A new method for controlling fire could prevent air pollution from forming in the first place
An emerging technology could offer a more efficient way of reducing air pollution from power plants. A Seattle-based company called ClearSign Combustion has demonstrated how to manipulate flames using high-voltage electric fields to prevent pollution from forming in the first place.
Much of the air pollution produced by today’s fossil-fuel power plants is the result of imperfect combustion. Hot spots in a flame increase the reactions between fuel and air molecules and lead to formation of common air pollutants like nitrogen oxides (or NOx, a precursor to smog), carbon monoxide (CO) and particulate matter. Pollutants are commonly scrubbed after combustion and before exhaust gases are released into the atmosphere. Exhaust can be recirculated back into the combustion chamber to burn up any remaining fuel or passed through a chemical process that strips out unwanted compounds (using ammonia and a catalyst)—consuming large quantities of energy in the process. “We need energy. It’s a serious business”, says Michael Frenklach, professor of mechanical engineering at the University of California, Berkeley. “Scientists who are doing combustion research are basically trying to answer the question: How do you do it more effectively?”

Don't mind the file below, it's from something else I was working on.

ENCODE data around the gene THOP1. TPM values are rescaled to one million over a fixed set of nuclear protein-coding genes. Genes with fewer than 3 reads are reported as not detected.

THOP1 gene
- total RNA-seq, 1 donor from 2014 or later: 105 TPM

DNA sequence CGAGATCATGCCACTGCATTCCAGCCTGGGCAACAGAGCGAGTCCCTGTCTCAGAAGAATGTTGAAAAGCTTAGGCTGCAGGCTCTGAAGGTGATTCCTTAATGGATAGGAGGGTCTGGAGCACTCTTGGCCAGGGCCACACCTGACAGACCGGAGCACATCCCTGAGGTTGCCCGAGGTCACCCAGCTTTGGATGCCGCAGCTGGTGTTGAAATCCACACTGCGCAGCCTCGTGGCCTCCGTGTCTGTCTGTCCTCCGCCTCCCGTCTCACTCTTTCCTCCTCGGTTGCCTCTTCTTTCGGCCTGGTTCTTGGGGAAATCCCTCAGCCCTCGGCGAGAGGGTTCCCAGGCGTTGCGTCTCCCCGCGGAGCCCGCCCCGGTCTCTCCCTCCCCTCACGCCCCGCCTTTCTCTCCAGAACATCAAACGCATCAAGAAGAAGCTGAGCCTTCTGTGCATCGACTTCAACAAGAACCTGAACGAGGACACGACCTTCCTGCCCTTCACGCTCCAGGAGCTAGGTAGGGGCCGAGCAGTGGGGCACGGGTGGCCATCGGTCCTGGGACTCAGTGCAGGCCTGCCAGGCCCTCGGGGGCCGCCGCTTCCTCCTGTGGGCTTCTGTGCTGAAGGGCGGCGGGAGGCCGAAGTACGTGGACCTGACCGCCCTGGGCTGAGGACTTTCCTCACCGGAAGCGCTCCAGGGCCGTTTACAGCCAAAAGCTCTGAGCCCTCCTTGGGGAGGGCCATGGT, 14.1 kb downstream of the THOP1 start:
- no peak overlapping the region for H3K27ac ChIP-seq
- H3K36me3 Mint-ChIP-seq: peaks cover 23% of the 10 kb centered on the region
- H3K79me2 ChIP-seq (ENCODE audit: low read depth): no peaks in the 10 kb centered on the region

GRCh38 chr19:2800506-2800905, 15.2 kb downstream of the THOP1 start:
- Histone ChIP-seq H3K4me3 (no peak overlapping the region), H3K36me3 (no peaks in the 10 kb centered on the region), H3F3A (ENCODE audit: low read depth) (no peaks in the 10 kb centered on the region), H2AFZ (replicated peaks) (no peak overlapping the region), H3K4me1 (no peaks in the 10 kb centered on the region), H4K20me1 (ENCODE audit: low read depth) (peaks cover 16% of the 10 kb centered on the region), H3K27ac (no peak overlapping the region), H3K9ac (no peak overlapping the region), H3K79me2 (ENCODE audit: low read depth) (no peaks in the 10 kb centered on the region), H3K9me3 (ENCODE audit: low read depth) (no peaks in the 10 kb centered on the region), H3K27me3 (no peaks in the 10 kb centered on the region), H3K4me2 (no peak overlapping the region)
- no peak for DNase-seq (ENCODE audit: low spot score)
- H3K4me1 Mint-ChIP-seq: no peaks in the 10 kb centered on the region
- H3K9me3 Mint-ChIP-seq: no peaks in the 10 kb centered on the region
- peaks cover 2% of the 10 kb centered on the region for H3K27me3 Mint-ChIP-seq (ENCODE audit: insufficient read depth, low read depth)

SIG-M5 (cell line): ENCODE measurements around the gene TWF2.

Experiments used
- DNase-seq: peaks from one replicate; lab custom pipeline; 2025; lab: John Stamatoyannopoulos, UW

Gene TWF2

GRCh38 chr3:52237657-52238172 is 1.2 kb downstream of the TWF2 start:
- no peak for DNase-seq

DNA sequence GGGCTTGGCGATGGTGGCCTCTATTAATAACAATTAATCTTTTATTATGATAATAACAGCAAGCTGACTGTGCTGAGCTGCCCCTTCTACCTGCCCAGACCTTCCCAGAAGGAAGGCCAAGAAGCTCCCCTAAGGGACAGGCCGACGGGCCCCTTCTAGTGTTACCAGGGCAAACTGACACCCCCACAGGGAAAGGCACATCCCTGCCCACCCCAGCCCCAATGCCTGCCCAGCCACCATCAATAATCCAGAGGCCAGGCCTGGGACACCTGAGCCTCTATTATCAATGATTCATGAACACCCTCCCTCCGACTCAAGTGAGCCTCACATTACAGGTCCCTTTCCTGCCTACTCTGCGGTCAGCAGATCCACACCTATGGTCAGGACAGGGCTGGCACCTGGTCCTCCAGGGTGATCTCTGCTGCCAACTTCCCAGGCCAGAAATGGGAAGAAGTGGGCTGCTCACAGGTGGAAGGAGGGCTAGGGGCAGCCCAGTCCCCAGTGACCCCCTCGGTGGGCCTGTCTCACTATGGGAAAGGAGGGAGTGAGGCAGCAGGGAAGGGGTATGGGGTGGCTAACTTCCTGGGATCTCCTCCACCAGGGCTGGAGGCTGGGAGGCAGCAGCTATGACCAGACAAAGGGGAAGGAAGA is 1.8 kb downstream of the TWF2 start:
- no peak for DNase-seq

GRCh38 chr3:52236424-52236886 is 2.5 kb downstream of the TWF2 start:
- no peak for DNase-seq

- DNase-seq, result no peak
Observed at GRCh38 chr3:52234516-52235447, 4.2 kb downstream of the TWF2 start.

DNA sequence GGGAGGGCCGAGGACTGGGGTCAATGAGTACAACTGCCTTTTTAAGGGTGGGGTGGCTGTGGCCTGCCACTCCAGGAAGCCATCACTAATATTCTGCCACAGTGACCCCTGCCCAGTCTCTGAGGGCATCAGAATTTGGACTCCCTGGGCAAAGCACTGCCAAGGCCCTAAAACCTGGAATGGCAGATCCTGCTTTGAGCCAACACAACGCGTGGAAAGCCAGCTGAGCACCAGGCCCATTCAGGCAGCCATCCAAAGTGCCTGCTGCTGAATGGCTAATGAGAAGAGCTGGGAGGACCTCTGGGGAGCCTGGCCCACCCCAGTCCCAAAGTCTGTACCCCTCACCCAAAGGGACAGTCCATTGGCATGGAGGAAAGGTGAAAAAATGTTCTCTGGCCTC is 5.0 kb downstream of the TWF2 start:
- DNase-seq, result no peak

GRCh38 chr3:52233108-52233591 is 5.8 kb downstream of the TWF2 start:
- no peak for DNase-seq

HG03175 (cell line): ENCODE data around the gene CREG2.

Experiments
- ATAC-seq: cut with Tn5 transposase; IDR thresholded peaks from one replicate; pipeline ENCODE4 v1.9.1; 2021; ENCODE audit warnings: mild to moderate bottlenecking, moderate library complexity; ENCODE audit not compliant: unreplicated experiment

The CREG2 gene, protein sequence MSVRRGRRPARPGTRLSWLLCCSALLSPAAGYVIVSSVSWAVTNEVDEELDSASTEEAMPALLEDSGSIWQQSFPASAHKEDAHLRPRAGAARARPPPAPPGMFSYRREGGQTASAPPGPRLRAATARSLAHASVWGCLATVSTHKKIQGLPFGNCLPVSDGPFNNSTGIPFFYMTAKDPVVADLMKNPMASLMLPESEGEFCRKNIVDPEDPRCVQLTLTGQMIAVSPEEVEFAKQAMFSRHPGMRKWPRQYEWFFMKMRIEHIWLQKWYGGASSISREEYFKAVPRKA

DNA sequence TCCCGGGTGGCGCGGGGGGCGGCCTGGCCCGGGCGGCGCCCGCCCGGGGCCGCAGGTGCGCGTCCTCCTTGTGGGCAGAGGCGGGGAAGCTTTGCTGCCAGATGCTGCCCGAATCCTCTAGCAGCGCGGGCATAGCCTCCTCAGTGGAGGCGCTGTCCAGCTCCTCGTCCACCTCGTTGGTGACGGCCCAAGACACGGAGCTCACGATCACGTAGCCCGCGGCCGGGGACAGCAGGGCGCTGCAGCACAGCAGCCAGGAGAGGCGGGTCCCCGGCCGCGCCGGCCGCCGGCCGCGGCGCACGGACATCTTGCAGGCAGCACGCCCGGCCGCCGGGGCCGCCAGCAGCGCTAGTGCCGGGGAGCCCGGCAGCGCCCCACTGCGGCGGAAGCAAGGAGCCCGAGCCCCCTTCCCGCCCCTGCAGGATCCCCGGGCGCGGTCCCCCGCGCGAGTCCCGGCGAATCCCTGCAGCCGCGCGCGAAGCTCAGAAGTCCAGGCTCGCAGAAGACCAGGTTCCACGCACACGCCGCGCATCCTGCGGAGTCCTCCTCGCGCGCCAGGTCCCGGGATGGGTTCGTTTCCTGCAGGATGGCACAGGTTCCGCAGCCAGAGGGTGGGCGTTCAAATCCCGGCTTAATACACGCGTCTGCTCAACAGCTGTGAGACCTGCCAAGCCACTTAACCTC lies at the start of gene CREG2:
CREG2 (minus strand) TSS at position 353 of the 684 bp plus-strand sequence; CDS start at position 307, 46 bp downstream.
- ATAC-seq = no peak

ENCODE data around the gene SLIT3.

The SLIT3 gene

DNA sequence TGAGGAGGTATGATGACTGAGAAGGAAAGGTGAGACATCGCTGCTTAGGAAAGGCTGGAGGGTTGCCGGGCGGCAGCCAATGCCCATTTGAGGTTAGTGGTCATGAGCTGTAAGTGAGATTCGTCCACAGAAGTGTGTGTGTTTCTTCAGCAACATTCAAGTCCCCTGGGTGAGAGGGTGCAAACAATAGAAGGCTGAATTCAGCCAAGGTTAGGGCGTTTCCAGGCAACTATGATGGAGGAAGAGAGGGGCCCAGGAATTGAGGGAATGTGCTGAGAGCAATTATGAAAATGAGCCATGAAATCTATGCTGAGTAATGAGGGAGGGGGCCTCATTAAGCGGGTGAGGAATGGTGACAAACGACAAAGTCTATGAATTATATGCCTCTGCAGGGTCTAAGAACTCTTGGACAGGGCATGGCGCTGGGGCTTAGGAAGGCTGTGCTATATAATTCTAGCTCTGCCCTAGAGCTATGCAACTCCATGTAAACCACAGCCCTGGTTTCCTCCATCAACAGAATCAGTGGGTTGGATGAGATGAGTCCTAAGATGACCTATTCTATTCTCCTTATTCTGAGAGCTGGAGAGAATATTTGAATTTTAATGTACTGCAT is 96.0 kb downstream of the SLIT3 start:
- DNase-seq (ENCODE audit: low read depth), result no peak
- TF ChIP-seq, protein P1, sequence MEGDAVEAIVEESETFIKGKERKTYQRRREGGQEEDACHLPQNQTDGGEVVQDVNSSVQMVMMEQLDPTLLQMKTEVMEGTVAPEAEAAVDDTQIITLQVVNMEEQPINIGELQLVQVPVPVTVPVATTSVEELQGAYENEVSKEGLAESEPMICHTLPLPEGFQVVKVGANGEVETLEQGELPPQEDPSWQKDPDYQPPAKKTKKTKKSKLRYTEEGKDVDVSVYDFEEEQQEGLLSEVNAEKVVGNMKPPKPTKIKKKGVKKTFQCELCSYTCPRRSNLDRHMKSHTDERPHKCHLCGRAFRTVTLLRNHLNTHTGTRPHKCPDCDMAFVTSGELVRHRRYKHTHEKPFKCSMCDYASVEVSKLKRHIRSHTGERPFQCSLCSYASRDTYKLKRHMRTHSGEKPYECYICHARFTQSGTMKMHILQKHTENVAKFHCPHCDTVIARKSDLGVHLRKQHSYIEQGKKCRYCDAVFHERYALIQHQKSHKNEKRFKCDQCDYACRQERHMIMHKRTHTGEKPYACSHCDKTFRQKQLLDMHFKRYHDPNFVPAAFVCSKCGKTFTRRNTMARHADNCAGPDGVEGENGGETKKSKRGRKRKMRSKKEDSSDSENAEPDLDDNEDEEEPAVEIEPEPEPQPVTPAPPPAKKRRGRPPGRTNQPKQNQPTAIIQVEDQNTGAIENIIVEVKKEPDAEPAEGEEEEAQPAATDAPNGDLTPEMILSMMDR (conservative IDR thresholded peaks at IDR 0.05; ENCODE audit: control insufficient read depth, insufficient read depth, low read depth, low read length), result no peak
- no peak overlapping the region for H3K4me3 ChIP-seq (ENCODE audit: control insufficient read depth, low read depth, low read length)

Combustion can be improved by manipulating electrically charged particles (ions) in a flame to prevent hot spots—and therefore pollutants—from forming. Earlier this year, engineers at ClearSign Combustion demonstrated how a high-voltage electric field can control the shape and intensity of a flame while using only a small amount of power: less than one tenth of a percent of a furnace’s total power output.
Early test results suggest that controlling combustion with electric fields can lead to improved efficiency, compared with conventional methods. A more uniform flame shape means less fuel is wasted and exhausted as soot whereas more heat is transferred to surrounding surfaces (such as a boiler or heat exchanger for a crude oil treatment process). The biggest energy savings, however, could come from reducing or eliminating the need for conventional postcombustion pollution systems (like ammonia-based catalysts). The company claims its technology can lead to system-wide efficiency improvements up to 30 percent with comparable emissions reductions